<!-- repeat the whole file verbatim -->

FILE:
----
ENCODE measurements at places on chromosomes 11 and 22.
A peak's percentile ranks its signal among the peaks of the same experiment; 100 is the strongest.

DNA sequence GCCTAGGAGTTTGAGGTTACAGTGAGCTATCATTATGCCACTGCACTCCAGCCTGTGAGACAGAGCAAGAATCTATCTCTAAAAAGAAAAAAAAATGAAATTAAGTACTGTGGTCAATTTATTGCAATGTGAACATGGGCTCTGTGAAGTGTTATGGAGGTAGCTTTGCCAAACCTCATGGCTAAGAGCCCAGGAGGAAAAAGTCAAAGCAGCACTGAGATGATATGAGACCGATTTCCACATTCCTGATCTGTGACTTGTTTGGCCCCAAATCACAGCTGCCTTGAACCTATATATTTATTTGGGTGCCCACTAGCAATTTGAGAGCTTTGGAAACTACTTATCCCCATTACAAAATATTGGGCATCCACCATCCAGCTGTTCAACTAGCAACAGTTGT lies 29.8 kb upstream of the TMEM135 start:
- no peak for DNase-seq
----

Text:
ENCODE measurements at places on chromosomes 11 and 22.
A peak's percentile ranks its signal among the peaks of the same experiment; 100 is the strongest.

DNA sequence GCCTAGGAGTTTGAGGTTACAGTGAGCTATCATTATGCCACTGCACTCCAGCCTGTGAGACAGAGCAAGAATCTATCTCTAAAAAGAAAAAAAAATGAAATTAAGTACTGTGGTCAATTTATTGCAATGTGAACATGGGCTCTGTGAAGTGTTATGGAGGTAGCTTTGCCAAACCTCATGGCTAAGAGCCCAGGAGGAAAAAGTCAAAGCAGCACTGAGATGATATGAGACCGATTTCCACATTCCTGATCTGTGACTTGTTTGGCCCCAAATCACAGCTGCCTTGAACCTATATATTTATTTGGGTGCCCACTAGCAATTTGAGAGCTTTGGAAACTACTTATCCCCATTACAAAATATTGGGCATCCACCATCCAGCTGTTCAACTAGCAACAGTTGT lies 29.8 kb upstream of the TMEM135 start:
- no peak for DNase-seq